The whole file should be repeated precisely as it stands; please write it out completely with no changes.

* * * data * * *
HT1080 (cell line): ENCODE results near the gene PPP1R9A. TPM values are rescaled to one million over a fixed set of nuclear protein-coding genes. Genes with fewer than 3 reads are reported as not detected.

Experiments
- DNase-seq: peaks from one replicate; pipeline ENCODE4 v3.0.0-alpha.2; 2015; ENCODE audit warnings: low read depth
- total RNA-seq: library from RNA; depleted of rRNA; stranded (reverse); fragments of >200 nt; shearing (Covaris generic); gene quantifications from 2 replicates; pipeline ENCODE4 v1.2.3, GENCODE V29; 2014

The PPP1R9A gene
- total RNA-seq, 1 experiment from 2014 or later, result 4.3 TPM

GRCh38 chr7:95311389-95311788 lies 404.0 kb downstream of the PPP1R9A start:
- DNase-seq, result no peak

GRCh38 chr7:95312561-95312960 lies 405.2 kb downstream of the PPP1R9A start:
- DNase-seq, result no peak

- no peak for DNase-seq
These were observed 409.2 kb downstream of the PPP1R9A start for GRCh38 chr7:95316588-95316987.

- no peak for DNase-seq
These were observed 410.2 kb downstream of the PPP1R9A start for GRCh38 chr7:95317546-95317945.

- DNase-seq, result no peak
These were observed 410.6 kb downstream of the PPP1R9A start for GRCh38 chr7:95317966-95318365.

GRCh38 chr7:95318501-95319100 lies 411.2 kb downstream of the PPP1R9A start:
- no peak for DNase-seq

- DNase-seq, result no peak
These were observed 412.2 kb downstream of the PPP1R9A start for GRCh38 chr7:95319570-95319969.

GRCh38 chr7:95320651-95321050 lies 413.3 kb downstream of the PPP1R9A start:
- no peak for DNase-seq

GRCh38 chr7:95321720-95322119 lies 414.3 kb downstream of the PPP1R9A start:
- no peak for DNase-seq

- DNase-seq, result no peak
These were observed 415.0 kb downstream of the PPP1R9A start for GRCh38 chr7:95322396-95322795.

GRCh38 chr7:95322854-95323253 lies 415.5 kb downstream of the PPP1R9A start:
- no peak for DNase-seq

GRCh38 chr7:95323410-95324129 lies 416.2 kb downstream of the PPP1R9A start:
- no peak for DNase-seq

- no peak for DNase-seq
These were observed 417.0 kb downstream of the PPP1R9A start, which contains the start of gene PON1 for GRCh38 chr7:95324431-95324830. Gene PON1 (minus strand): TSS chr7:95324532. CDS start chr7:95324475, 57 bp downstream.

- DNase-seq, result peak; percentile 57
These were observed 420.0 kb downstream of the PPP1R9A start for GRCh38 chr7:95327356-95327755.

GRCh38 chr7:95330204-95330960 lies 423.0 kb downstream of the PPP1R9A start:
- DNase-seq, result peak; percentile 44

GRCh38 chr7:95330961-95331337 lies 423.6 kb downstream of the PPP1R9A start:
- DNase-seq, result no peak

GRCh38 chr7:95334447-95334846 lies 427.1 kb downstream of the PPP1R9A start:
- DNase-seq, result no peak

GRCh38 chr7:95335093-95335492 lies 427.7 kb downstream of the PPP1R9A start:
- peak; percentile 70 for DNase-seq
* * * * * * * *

HT1080 (cell line): ENCODE results near the gene PPP1R9A. TPM values are rescaled to one million over a fixed set of nuclear protein-coding genes. Genes with fewer than 3 reads are reported as not detected.

Experiments
- DNase-seq: peaks from one replicate; pipeline ENCODE4 v3.0.0-alpha.2; 2015; ENCODE audit warnings: low read depth
- total RNA-seq: library from RNA; depleted of rRNA; stranded (reverse); fragments of >200 nt; shearing (Covaris generic); gene quantifications from 2 replicates; pipeline ENCODE4 v1.2.3, GENCODE V29; 2014

The PPP1R9A gene
- total RNA-seq, 1 experiment from 2014 or later, result 4.3 TPM

GRCh38 chr7:95311389-95311788 lies 404.0 kb downstream of the PPP1R9A start:
- DNase-seq, result no peak

GRCh38 chr7:95312561-95312960 lies 405.2 kb downstream of the PPP1R9A start:
- DNase-seq, result no peak

- no peak for DNase-seq
These were observed 409.2 kb downstream of the PPP1R9A start for GRCh38 chr7:95316588-95316987.

- no peak for DNase-seq
These were observed 410.2 kb downstream of the PPP1R9A start for GRCh38 chr7:95317546-95317945.

- DNase-seq, result no peak
These were observed 410.6 kb downstream of the PPP1R9A start for GRCh38 chr7:95317966-95318365.

GRCh38 chr7:95318501-95319100 lies 411.2 kb downstream of the PPP1R9A start:
- no peak for DNase-seq

- DNase-seq, result no peak
These were observed 412.2 kb downstream of the PPP1R9A start for GRCh38 chr7:95319570-95319969.

GRCh38 chr7:95320651-95321050 lies 413.3 kb downstream of the PPP1R9A start:
- no peak for DNase-seq

GRCh38 chr7:95321720-95322119 lies 414.3 kb downstream of the PPP1R9A start:
- no peak for DNase-seq

- DNase-seq, result no peak
These were observed 415.0 kb downstream of the PPP1R9A start for GRCh38 chr7:95322396-95322795.

GRCh38 chr7:95322854-95323253 lies 415.5 kb downstream of the PPP1R9A start:
- no peak for DNase-seq

GRCh38 chr7:95323410-95324129 lies 416.2 kb downstream of the PPP1R9A start:
- no peak for DNase-seq

- no peak for DNase-seq
These were observed 417.0 kb downstream of the PPP1R9A start, which contains the start of gene PON1 for GRCh38 chr7:95324431-95324830. Gene PON1 (minus strand): TSS chr7:95324532. CDS start chr7:95324475, 57 bp downstream.

- DNase-seq, result peak; percentile 57
These were observed 420.0 kb downstream of the PPP1R9A start for GRCh38 chr7:95327356-95327755.

GRCh38 chr7:95330204-95330960 lies 423.0 kb downstream of the PPP1R9A start:
- DNase-seq, result peak; percentile 44

GRCh38 chr7:95330961-95331337 lies 423.6 kb downstream of the PPP1R9A start:
- DNase-seq, result no peak

GRCh38 chr7:95334447-95334846 lies 427.1 kb downstream of the PPP1R9A start:
- DNase-seq, result no peak

GRCh38 chr7:95335093-95335492 lies 427.7 kb downstream of the PPP1R9A start:
- peak; percentile 70 for DNase-seq